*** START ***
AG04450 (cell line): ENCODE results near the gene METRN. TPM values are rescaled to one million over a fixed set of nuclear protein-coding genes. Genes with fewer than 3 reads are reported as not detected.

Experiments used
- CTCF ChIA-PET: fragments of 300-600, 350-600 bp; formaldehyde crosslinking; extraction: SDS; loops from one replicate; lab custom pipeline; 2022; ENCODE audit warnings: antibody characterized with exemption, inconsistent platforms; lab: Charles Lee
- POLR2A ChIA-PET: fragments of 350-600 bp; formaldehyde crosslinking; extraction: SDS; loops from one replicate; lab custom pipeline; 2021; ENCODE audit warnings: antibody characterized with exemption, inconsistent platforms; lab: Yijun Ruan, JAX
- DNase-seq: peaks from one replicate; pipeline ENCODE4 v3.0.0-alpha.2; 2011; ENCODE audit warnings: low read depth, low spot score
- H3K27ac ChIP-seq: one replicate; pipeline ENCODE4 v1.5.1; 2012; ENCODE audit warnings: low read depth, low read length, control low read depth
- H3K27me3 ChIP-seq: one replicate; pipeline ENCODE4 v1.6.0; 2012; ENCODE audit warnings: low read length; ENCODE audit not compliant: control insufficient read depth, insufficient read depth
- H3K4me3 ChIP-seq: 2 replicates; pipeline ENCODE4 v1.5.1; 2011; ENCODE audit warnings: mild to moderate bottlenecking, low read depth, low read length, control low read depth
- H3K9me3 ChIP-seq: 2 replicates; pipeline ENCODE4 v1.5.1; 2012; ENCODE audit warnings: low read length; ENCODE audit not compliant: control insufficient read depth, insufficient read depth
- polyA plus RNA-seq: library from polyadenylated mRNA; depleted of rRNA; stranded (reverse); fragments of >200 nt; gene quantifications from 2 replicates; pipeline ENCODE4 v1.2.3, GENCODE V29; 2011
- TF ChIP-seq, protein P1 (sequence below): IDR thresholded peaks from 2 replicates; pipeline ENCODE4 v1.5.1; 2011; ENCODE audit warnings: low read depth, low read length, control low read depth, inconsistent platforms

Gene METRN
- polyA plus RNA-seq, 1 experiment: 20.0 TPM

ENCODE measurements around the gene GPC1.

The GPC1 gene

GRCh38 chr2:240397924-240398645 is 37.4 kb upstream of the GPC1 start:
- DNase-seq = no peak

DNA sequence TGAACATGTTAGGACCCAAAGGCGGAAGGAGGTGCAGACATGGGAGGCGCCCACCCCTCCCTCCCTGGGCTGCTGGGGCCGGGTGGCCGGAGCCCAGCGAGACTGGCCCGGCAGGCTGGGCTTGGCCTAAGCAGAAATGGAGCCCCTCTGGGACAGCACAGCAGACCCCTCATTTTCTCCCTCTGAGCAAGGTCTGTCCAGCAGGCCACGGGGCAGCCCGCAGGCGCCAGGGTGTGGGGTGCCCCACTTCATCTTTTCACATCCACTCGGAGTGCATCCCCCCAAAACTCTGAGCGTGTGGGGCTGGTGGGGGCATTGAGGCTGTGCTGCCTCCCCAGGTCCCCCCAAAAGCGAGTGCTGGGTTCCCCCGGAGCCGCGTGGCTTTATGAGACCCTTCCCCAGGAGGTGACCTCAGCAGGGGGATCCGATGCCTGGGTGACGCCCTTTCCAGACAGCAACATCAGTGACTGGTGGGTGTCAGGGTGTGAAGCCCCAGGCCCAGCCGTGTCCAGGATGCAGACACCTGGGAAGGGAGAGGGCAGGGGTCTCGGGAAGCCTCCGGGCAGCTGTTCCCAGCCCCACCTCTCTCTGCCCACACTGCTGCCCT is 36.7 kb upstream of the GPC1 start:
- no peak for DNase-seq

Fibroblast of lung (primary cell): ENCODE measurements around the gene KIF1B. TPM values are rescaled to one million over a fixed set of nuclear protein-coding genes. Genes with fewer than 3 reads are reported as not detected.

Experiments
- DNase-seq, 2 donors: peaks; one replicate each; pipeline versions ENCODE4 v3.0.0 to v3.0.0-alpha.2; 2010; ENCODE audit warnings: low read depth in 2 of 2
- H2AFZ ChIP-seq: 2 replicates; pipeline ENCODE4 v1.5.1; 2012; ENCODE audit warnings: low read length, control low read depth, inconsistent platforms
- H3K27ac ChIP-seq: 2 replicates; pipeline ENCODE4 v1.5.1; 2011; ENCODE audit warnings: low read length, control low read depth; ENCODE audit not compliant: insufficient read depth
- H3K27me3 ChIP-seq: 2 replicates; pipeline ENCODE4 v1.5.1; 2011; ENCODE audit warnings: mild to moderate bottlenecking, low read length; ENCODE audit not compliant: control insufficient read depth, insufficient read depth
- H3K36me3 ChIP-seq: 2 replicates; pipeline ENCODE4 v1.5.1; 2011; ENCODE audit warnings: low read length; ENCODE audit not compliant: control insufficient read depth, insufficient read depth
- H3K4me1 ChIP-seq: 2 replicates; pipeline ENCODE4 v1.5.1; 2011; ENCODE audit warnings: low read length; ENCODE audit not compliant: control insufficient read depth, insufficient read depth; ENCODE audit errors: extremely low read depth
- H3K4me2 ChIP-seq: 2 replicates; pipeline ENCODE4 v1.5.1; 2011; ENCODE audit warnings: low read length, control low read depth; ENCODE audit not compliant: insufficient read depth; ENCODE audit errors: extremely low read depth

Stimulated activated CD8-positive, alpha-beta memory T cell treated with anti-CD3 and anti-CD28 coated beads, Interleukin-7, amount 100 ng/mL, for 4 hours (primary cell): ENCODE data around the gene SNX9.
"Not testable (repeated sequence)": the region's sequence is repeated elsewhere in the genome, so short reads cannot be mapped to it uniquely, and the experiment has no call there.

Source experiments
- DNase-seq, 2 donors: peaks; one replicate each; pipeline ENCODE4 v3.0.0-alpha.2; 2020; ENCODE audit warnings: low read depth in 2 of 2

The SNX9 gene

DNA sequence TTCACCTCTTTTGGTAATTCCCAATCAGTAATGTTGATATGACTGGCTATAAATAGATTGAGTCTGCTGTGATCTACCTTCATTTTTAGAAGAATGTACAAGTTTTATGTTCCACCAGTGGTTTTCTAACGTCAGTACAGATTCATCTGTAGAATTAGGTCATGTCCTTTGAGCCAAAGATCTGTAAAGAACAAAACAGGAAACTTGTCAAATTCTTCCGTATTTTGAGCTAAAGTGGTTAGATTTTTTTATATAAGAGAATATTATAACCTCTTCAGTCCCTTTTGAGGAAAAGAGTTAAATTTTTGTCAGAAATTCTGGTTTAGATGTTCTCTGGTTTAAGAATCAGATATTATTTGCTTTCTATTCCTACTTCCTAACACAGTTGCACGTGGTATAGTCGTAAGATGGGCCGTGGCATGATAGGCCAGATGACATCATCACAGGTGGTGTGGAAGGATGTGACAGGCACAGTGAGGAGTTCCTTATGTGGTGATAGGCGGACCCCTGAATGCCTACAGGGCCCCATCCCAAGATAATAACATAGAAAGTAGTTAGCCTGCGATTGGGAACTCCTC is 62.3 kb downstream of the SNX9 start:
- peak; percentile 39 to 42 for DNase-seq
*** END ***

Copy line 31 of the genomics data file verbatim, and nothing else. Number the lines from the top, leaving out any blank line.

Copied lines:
Source experiments